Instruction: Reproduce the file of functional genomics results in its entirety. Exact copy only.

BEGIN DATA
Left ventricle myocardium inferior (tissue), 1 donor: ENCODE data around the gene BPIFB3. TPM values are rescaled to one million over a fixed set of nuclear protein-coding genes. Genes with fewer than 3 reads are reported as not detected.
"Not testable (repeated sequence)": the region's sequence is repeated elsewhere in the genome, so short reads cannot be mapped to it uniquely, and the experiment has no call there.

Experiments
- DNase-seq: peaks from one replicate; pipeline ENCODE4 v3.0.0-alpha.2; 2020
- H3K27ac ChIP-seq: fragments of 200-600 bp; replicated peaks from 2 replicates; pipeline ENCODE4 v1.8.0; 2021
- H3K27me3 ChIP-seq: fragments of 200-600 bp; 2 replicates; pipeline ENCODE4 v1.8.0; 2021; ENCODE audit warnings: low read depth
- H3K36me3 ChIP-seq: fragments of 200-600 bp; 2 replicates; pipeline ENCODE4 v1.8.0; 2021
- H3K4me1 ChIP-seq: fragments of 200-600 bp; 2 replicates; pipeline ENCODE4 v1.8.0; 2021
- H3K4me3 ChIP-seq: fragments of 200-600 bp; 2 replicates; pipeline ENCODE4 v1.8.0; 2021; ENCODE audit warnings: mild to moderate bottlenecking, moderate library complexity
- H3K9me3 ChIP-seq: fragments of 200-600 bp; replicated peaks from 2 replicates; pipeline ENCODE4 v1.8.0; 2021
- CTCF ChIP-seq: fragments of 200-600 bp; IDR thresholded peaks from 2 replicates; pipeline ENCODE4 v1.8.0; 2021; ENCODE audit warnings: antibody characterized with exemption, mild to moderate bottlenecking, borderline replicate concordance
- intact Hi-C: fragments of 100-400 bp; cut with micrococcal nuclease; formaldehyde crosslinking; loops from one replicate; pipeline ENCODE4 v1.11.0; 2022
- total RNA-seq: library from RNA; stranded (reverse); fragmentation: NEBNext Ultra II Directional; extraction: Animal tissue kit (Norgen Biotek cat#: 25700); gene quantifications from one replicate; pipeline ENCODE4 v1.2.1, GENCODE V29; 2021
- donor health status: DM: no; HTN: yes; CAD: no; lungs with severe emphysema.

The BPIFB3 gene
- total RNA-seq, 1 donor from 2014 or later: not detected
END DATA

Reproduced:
Left ventricle myocardium inferior (tissue), 1 donor: ENCODE data around the gene BPIFB3. TPM values are rescaled to one million over a fixed set of nuclear protein-coding genes. Genes with fewer than 3 reads are reported as not detected.
"Not testable (repeated sequence)": the region's sequence is repeated elsewhere in the genome, so short reads cannot be mapped to it uniquely, and the experiment has no call there.

Experiments
- DNase-seq: peaks from one replicate; pipeline ENCODE4 v3.0.0-alpha.2; 2020
- H3K27ac ChIP-seq: fragments of 200-600 bp; replicated peaks from 2 replicates; pipeline ENCODE4 v1.8.0; 2021
- H3K27me3 ChIP-seq: fragments of 200-600 bp; 2 replicates; pipeline ENCODE4 v1.8.0; 2021; ENCODE audit warnings: low read depth
- H3K36me3 ChIP-seq: fragments of 200-600 bp; 2 replicates; pipeline ENCODE4 v1.8.0; 2021
- H3K4me1 ChIP-seq: fragments of 200-600 bp; 2 replicates; pipeline ENCODE4 v1.8.0; 2021
- H3K4me3 ChIP-seq: fragments of 200-600 bp; 2 replicates; pipeline ENCODE4 v1.8.0; 2021; ENCODE audit warnings: mild to moderate bottlenecking, moderate library complexity
- H3K9me3 ChIP-seq: fragments of 200-600 bp; replicated peaks from 2 replicates; pipeline ENCODE4 v1.8.0; 2021
- CTCF ChIP-seq: fragments of 200-600 bp; IDR thresholded peaks from 2 replicates; pipeline ENCODE4 v1.8.0; 2021; ENCODE audit warnings: antibody characterized with exemption, mild to moderate bottlenecking, borderline replicate concordance
- intact Hi-C: fragments of 100-400 bp; cut with micrococcal nuclease; formaldehyde crosslinking; loops from one replicate; pipeline ENCODE4 v1.11.0; 2022
- total RNA-seq: library from RNA; stranded (reverse); fragmentation: NEBNext Ultra II Directional; extraction: Animal tissue kit (Norgen Biotek cat#: 25700); gene quantifications from one replicate; pipeline ENCODE4 v1.2.1, GENCODE V29; 2021
- donor health status: DM: no; HTN: yes; CAD: no; lungs with severe emphysema.

The BPIFB3 gene
- total RNA-seq, 1 donor from 2014 or later: not detected